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You searched for subject:( Naxals). Showing records 1 – 2 of 2 total matches.

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University of Saskatchewan

1. Jordan, Heather. Marxist Rebellion in the Age of Neo-Liberal Globalization: FARC and the Naxalite-Maoists in Comparison.

Degree: 2014, University of Saskatchewan

Despite the general academic consensus that liberal democracy has triumphed over communism, Marxist-inspired movements continue to thrive across the global south. This is a curious phenomenon in the post-Cold War era. This paper explores the recent growth of both The Revolutionary Armed Forces of Colombia and the Naxalite-Maoist Insurgency in India, and compares the two groups. It analyzes the factors that have led to their resurgence, in particular, the political and economic dimensions. Specifically, it addresses the impact of two dominant factors in fomenting their resurgence: neo-liberalism and political exclusion. First, recent growth of both groups seems to correlate with the adoption of neo-liberal economic policies and progressively draconian structural adjustments, which aggravated existing poverty and inequality, in their respective countries. Second, recent growth of both groups seems to correlate with political exclusion of marginalized groups, an exclusion increasingly enforced by state violence. The survival and growth of Marxist-inspired armed movements across the globe also raises important questions about the future of liberal democracy. This paper asks whether the persistence of Marxist-inspired movements across the global south has given the lie to the "end of history" theory, and what their resurgence says, if anything, about the "clash of civilizations theory. It concludes that the success of these movements challenges the apparent triumph of liberal democracy in both Colombia and India, and perhaps in the post-Cold War era globally.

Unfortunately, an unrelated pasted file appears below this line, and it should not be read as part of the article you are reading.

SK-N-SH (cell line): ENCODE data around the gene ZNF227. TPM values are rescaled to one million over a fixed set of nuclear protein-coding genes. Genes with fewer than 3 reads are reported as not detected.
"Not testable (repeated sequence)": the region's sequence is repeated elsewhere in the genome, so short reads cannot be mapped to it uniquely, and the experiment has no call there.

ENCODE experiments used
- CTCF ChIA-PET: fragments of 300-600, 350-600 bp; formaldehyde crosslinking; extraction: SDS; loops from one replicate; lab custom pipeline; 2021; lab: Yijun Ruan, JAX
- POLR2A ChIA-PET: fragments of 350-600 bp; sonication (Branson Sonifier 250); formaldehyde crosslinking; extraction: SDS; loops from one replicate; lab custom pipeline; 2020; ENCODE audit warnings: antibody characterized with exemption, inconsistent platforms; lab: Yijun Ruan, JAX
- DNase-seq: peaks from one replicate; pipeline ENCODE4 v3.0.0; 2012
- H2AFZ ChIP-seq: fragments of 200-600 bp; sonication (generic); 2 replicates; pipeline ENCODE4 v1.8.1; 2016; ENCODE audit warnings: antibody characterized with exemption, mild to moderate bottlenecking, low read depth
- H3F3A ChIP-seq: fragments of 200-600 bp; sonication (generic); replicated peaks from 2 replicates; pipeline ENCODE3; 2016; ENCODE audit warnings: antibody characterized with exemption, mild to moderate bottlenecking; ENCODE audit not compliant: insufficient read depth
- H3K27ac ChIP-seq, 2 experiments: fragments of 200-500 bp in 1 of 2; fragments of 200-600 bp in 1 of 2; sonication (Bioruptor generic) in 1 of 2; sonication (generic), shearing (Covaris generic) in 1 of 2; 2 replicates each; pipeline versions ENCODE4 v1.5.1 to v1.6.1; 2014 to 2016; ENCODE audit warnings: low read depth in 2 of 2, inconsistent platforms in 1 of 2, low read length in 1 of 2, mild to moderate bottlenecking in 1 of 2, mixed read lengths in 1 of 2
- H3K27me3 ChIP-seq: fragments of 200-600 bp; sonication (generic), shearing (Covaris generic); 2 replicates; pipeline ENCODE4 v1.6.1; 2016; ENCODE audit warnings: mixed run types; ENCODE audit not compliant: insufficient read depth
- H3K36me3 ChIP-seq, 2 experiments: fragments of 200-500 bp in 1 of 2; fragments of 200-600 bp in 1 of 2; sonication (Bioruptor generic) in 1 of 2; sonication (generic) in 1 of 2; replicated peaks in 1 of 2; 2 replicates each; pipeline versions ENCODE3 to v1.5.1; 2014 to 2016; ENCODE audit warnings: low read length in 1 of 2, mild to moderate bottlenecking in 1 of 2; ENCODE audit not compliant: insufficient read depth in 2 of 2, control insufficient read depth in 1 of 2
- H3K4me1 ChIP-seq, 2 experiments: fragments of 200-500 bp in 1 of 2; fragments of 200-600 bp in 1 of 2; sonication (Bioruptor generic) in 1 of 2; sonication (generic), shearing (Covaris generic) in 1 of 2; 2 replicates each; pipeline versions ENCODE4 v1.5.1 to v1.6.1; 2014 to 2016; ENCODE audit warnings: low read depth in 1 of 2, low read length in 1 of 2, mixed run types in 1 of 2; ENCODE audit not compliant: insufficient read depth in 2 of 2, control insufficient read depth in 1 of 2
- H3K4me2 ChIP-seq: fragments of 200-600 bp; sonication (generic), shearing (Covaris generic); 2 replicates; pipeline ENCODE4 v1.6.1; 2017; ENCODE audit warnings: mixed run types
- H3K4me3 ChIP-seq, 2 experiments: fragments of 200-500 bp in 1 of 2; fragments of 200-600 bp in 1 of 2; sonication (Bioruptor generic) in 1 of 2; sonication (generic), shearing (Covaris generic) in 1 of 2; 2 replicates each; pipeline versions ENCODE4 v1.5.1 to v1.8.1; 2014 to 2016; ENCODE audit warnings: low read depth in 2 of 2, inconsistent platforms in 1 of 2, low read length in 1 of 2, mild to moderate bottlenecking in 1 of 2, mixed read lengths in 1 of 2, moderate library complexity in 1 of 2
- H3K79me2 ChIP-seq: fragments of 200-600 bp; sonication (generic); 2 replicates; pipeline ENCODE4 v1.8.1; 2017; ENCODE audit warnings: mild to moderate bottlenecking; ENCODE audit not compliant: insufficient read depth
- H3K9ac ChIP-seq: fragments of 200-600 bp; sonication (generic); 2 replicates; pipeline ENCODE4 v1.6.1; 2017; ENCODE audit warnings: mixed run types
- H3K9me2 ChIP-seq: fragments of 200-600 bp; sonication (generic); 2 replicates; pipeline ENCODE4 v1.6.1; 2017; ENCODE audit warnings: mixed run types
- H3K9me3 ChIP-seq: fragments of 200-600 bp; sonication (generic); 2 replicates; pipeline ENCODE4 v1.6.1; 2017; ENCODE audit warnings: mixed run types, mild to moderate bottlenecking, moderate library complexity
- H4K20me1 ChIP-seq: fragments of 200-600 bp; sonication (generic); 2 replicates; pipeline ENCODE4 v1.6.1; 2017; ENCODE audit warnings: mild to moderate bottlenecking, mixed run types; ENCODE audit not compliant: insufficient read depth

Subjects/Keywords: Liberal Democracy End of History Clash of Civilizations Marxism Post-Cold War Period Neo-liberalism State Violence Colombia India Naxalites Naxals Maoists Revolutionary Armed Forces of Colombia FARC

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APA · Chicago · MLA · Vancouver · CSE | Export to Zotero / EndNote / Reference Manager

APA (6th Edition):

Jordan, H. (2014). Marxist Rebellion in the Age of Neo-Liberal Globalization: FARC and the Naxalite-Maoists in Comparison. (Thesis). University of Saskatchewan. Retrieved from http://hdl.handle.net/10388/ETD-2014-09-1785

Note: this citation may be lacking information needed for this citation format:
Not specified: Masters Thesis or Doctoral Dissertation

Chicago Manual of Style (16th Edition):

Jordan, Heather. “Marxist Rebellion in the Age of Neo-Liberal Globalization: FARC and the Naxalite-Maoists in Comparison.” 2014. Thesis, University of Saskatchewan. Accessed December 10, 2019. http://hdl.handle.net/10388/ETD-2014-09-1785.

Note: this citation may be lacking information needed for this citation format: